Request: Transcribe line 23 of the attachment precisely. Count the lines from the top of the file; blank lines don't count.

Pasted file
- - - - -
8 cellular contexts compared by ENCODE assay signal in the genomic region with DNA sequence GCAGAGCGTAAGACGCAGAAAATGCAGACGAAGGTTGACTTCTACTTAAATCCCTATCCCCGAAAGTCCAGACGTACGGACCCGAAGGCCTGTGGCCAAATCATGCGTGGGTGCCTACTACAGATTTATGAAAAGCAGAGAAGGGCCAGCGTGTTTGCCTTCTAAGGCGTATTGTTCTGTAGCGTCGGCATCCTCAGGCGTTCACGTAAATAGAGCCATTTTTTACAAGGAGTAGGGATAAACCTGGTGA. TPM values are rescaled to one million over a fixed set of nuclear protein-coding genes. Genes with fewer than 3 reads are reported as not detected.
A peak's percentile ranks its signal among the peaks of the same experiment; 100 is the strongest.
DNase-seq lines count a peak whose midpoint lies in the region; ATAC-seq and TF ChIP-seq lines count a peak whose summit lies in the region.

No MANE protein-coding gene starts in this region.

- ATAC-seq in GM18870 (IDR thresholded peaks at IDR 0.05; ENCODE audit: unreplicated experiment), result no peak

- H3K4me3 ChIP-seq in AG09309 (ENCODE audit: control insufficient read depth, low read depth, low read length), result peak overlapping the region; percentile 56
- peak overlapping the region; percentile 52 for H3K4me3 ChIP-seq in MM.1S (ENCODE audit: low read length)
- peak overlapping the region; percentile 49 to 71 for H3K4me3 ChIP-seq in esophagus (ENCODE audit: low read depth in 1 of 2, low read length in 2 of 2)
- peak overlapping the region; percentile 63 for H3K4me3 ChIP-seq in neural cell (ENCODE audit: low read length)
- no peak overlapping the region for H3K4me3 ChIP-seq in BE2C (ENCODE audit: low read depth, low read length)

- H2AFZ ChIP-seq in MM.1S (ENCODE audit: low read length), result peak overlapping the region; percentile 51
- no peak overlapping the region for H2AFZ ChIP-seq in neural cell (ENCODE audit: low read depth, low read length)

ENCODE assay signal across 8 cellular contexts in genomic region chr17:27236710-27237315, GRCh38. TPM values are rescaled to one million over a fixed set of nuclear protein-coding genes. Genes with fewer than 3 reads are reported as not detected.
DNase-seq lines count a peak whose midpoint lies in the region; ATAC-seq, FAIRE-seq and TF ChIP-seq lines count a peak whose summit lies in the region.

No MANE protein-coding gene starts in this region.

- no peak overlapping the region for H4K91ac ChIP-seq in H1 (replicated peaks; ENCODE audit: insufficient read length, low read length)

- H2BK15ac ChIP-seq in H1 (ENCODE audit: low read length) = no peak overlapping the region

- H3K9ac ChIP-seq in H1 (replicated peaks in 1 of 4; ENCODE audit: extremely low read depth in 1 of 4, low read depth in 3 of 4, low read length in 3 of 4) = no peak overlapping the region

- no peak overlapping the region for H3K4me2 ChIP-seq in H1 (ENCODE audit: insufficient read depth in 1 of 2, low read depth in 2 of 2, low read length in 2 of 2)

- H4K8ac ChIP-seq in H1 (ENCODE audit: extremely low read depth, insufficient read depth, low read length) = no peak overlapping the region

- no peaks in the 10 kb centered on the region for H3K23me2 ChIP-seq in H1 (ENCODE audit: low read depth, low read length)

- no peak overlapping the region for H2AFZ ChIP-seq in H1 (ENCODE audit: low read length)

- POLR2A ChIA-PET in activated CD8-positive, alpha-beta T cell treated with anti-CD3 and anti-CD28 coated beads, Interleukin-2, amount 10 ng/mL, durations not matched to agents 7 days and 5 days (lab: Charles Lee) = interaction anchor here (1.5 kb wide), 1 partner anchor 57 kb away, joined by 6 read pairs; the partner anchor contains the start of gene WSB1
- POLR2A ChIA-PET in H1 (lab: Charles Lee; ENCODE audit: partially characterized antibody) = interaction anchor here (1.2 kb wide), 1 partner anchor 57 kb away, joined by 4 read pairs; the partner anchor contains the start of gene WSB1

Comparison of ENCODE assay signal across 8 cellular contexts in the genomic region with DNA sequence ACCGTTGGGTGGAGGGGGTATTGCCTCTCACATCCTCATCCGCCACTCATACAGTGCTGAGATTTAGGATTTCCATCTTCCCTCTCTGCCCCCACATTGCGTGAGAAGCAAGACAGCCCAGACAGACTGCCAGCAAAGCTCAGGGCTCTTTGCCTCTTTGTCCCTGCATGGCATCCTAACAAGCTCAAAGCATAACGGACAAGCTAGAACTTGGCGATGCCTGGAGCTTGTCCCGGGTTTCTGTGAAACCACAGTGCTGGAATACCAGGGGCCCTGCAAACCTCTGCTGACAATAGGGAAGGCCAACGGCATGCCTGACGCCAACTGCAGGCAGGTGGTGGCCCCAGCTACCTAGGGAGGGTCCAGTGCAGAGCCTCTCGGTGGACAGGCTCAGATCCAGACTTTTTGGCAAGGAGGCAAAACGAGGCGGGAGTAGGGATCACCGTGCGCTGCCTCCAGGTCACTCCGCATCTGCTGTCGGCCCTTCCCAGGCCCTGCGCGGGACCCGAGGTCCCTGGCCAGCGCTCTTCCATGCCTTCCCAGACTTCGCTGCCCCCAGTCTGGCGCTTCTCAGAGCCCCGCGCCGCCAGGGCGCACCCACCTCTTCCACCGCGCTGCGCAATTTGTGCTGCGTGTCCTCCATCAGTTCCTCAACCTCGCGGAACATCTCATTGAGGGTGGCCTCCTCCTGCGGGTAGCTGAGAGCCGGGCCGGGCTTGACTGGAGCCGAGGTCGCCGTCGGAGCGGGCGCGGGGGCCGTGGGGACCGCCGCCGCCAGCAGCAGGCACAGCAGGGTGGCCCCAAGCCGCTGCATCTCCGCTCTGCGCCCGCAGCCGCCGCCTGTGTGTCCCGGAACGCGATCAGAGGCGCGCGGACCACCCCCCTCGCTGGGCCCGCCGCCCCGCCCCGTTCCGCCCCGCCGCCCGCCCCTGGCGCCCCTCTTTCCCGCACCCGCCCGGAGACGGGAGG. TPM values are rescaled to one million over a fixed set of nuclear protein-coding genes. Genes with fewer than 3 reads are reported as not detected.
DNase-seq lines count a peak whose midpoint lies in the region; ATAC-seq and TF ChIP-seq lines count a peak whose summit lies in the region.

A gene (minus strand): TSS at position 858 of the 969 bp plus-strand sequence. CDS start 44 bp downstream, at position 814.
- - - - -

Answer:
- POLR2A ChIA-PET in activated CD8-positive, alpha-beta T cell treated with anti-CD3 and anti-CD28 coated beads, Interleukin-2, amount 10 ng/mL, durations not matched to agents 7 days and 5 days (lab: Charles Lee) = interaction anchor here (1.5 kb wide), 1 partner anchor 57 kb away, joined by 6 read pairs; the partner anchor contains the start of gene WSB1